THE RAMBLINGS OF A STRUGGLING ARTIST ON LIFE WITH TWO TERRIERS, A PONY WITH ISSUES AND OTHER WILDLIFE AND BIRDS THAT CROSS OUR PATH

28 May 2013

BANK HOLIDAY BAT



After clearing out the stable where I've kept Trigger's hay over the winter, very kindly lent by the neighbours who own the paddock where he was up here, I started walking back with a barrow load of dusty hay sweepings. Something caught my eye on the ground; an almost imperceptible movement. I looked down and wasn't sure what I was looking at. It looked like a large hairy beetle from above but, when I bent down, this is who I saw. A tiny Pipistrelle, obviously either exhausted or dying. It was very lucky it hadn't either been stepped on or killed by the many cats and dogs who might have stumbled upon it. Unlicensed though we are, rather than leave it to die there, we managed to coax it onto a piece of kitchen paper and persuade it to cling on to some twigs out of reach of any obvious predators. It wasn't happy and showed us its teeth - not a pretty sight and not a photographed one either I'm afraid. Sorry about the lack of focus on its face in the picture below; we didn't want to hang around. 



Here it is hanging on to a twig by one of its thumbs and a few hours later, it was hanging properly by its two feet. By morning it had gone, perhaps recovered. I hope so. Such a privilege to see one like that and something unlikely to happen again.  


Yesterday was the day of the annual Chagford Two Hills Race. I mentioned it last year but had few followers then so you may not remember. Run over just under three and a half miles, competitors run (or stagger in most cases) up and down first Meldon Hill in the pictures below then the adjacent Natterdon Hill, finishing back at the cricket ground to cheering crowds. Crowd is a relative term obviously given where we live but it's a great event and lots of Origami Boy's school mates run it as well as game adults and some really talented runners. A local man won it this year, who moved in next door to us about nine months ago. Not for me thank you....no stamina!




I love this last one with the ponies looking on. A few seconds later, they galloped off. The weather hasn't been too bad, with some really good spells of sunshine early on in the weekend. Not a great deal of walking, just a nice sociable time with friends and doing productive stuff in the garden, preparing for runner beans and salad crops. After last year's total disaster in that department, we're really hoping for some kind of success, even if it's only a bit of Rocket. Can you believe even that failed last year? A few other pictures from the garden this weekend:


Perfect Daisies in the sunshine


Shining Cranesbill


Wild Garlic


Blue Tit


One off our resident pair of Magpies

And finally, I'll leave you with the first Tormentil flower. By now the moor is usually covered in them but I've only seen this isolated one. Not a great photo but they are extremely small up here.  Tormentil is used to cure colic, diarrhoea and even cystitis. Because the roots contain tannin, chewing them is thought to harden the gums and keep the mouth clear of other complaints. I can't say I've tried any of that myself so....until next time, here it is - the lone Tormentil.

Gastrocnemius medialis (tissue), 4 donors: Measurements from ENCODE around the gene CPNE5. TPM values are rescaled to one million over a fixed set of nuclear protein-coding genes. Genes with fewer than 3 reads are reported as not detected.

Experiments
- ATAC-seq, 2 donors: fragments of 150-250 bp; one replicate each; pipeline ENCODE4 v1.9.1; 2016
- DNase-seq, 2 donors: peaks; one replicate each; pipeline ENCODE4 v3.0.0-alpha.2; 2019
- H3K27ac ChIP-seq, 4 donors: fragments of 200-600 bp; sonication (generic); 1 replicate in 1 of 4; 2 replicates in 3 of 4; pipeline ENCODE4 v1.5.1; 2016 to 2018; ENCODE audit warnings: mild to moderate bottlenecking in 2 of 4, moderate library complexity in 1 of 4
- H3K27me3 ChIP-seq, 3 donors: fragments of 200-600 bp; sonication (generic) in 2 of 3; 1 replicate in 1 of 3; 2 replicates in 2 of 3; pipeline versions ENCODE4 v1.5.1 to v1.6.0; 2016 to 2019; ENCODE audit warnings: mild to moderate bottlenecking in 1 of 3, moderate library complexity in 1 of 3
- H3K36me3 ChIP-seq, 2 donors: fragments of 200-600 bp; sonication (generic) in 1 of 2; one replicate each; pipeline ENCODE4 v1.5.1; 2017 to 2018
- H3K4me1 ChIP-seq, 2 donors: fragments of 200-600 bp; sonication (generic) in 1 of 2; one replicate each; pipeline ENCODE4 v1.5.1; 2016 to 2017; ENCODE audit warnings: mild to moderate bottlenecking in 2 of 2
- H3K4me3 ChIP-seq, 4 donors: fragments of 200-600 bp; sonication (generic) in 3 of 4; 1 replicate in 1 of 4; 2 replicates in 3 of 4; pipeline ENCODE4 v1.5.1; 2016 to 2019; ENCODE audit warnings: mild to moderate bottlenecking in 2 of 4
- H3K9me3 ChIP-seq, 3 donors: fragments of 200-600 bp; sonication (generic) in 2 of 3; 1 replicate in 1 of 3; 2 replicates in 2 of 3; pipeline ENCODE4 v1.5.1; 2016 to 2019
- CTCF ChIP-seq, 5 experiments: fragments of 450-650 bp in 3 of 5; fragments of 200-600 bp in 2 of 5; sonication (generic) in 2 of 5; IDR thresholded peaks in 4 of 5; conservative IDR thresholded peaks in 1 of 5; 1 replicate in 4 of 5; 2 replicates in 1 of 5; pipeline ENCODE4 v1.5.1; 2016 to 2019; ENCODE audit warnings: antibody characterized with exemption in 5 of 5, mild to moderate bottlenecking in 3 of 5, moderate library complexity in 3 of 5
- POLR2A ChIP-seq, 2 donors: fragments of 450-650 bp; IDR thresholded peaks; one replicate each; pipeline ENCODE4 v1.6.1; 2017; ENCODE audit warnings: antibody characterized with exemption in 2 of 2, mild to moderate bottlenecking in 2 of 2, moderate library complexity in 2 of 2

36 comments:

  1. I hope the bat survived. I'm sure you did the right thing. I found one on the hall carpet last year, and carefully took it to the base of a tree. I didn't realise I had to be licensed to do that. It quickly started to climb up the trunk and, hopefully by nightfall, was able to join up with its mates.

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    1. I checked the undergrowth yesterday and there's no sign of it so I think it might be okay. I seem to have sorted out replying without having to write a huge list of names at last like you do....much better!

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  2. Oh bless him, I adore bats!

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    1. I wonder if it was a him.....we had visions of the bat police appearing if we tried anything like turning him over.

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  3. A bat and a magpie in one post! It doesn't get much better than this!
    Jane x

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  4. You were lucky to see a pipistrelle at such close quarters. Hopefully it is now happily flying around again. We once found one recently killed by a neighbour`s cat. Such a delicate, beautiful little creature.

    I`m not surprised the Dartmoor ponies galloped off. They must have seen all those humans running away up the hill and thought that a tiger couldn`t be far behind!

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    1. The cat thing was the big worry with the neighbour's garden full of their very beautiful Bengal ones....ten or twelve of them I think!

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  5. Love the photo of the horses watching the crazy people run up the hill.

    cheers, parsnip

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    1. Crazy indeed though I wish I had the ability, or even the inclination to do it too.

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  6. Poor bat, it must have been exhausted. I hope it survived.
    Love the photo of the ponies watching the runners! So funny.
    Gorgeous photo of the Magpie!

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    1. The Magpies are getting closer and closer and, beautiful though they are, they do hog the food!

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  7. Love the daisies.
    I wonder went through those ponies minds watching the people!! : )